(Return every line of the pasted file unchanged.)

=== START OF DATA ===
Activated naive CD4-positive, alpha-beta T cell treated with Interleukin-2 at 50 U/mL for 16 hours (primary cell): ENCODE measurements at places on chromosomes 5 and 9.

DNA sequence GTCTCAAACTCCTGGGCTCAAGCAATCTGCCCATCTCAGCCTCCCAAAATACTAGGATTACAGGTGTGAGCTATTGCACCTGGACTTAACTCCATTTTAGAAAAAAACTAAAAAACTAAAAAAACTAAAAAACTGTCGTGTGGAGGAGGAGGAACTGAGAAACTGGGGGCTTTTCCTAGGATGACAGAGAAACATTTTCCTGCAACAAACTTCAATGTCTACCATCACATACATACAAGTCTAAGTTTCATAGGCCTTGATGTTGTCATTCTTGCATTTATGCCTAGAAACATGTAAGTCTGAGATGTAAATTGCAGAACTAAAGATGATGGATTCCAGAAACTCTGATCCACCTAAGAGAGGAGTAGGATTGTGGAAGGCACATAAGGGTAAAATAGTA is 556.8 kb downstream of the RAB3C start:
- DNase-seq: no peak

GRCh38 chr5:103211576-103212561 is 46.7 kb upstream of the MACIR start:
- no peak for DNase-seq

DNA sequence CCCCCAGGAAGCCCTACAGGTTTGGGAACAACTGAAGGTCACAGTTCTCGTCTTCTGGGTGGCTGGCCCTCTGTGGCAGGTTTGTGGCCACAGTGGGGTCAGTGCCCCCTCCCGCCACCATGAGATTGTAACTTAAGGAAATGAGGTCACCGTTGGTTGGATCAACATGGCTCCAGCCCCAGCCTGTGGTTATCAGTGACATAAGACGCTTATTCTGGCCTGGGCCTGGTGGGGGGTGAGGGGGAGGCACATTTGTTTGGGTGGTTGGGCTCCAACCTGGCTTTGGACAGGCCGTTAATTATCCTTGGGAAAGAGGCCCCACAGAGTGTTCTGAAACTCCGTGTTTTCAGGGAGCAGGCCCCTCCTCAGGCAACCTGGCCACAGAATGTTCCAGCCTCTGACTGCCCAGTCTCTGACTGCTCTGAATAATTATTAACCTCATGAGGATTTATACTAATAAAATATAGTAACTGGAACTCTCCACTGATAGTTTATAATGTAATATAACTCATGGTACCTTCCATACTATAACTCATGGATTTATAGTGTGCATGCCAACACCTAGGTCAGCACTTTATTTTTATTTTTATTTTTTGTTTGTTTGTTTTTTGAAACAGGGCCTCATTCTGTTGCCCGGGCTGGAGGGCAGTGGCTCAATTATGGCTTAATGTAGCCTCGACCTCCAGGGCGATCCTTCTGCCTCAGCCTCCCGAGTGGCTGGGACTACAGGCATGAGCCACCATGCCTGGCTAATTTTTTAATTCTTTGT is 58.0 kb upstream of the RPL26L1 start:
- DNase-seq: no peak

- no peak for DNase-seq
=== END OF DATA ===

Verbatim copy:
Activated naive CD4-positive, alpha-beta T cell treated with Interleukin-2 at 50 U/mL for 16 hours (primary cell): ENCODE measurements at places on chromosomes 5 and 9.

DNA sequence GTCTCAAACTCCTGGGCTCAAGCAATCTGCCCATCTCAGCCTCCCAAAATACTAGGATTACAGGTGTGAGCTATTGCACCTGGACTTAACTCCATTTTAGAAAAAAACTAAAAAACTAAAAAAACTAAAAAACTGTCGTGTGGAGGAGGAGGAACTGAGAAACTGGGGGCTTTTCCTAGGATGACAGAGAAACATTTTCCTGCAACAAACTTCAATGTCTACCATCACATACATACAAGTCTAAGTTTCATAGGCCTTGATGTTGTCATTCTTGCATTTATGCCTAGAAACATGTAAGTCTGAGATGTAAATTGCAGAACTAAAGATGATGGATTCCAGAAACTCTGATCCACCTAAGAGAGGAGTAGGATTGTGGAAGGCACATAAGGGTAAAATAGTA is 556.8 kb downstream of the RAB3C start:
- DNase-seq: no peak

GRCh38 chr5:103211576-103212561 is 46.7 kb upstream of the MACIR start:
- no peak for DNase-seq

DNA sequence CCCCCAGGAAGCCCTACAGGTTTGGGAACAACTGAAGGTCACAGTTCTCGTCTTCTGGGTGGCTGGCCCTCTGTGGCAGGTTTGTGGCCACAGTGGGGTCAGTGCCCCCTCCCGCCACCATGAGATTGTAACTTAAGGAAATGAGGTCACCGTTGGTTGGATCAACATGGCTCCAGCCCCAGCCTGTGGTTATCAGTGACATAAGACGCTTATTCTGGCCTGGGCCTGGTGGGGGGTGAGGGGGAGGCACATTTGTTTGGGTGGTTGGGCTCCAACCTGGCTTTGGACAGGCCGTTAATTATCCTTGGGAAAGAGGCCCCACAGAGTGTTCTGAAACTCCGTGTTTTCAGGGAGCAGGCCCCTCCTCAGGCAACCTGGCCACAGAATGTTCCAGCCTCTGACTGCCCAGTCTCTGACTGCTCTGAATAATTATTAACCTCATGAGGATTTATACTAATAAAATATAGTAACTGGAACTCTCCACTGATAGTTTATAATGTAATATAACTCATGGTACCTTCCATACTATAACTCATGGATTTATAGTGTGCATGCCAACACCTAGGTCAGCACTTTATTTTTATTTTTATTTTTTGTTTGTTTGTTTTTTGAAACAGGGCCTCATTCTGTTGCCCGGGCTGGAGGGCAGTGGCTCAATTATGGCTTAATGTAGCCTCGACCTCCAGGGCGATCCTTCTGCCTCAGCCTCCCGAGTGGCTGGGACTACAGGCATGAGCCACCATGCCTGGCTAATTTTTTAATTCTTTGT is 58.0 kb upstream of the RPL26L1 start:
- DNase-seq: no peak

- no peak for DNase-seq